(Updates with details on spill, including number affected)
Jan 9 (Reuters) - About 100,000 homes and businesses in West Virginia were being told on Thursday not to use tap water for drinking, cooking or bathing following a chemical spill along the Elk River in Charleston, the state's capital, according to local officials.
Governor Earl Ray Tomblin declared a state of emergency for five counties as a result of the spill of 4-Methylcyclohexane Methanol, a chemical used in the coal industry.
Health officials were advising residents only to use the water for flushing and fire fighting.
The spill originated with Freedom Industries, a Charleston company, according to Laura Jordan, external affairs manageer for West Virginia American Water.
It occurred right above the intake of the Kanawha Valley water treatment plant in Charleston -- the largest in West Virginia -- and affects 100,000 customers, or 250,000 to 300,000 people, Jordan said.
"It could be potentially harmful if swallowed and could potentially cause skin and eye irritation," Jordan said. She did not know the exact time of the spill.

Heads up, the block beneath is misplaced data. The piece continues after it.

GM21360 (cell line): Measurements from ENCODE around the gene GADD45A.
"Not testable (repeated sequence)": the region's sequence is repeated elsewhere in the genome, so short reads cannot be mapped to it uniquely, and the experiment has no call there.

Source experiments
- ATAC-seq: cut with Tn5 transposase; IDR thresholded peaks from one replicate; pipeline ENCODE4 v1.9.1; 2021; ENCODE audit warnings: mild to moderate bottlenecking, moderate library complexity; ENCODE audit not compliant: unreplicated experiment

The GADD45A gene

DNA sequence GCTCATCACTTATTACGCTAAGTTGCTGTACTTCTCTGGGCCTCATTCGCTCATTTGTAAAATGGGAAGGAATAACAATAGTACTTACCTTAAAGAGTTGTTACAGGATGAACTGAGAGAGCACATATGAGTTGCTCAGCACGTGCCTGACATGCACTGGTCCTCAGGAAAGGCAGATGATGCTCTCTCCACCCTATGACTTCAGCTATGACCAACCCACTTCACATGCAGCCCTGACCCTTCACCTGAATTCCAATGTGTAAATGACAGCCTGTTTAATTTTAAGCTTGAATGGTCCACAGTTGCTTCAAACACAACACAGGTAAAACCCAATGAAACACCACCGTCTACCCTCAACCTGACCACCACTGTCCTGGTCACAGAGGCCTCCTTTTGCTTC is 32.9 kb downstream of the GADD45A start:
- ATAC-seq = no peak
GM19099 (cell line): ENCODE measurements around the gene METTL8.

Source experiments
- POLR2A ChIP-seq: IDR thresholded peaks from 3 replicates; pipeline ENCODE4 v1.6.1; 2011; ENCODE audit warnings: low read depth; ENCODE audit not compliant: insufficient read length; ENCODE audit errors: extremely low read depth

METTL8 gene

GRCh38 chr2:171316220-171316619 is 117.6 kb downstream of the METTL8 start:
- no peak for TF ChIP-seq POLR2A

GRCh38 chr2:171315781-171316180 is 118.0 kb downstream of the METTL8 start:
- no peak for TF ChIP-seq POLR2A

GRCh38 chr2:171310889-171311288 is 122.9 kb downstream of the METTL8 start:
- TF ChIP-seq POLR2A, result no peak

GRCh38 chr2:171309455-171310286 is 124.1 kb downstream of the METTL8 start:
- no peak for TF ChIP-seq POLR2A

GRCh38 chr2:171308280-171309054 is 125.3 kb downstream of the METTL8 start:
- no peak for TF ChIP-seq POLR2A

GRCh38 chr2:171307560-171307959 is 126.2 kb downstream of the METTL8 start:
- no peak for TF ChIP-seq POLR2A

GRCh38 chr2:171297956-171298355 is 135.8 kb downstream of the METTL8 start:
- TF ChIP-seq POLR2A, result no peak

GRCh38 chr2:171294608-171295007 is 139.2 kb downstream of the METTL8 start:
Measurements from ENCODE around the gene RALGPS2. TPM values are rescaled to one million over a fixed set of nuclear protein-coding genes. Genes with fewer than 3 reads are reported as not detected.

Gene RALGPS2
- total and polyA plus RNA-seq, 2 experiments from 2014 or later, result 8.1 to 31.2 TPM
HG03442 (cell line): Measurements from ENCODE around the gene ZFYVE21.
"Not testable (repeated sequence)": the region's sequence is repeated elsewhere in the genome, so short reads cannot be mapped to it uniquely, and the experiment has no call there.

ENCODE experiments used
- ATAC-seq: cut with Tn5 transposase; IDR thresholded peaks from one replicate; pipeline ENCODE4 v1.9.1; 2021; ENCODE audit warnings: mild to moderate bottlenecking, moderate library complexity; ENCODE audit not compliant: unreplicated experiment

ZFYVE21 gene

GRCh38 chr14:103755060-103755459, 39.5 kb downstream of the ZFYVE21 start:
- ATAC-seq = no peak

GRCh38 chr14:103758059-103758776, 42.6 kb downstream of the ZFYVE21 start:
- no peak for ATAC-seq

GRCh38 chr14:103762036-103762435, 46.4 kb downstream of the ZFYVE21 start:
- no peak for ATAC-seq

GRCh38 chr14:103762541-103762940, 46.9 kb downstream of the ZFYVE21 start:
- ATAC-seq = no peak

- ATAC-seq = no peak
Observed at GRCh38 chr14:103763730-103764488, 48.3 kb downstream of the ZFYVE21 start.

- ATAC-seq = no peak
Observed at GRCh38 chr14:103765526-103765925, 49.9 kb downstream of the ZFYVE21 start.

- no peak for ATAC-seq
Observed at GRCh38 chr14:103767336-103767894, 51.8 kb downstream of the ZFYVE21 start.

Jordan said the water company and state environmental officials were doing tests on the water. She said she did not know when the use ban would be lifted.
The company is working with state and federal authorities to get residents access to bottled water, and water distribution sites will be announced through local media, Jordan said.
"We're pooling our resources and determining the areas that need it first, like hospitals," she said.
A representative for Freedom Industries was not immediately available for comment. (Reporting by Mary Wisniewski; Editing by Andre Grenon and Leslie Adler)
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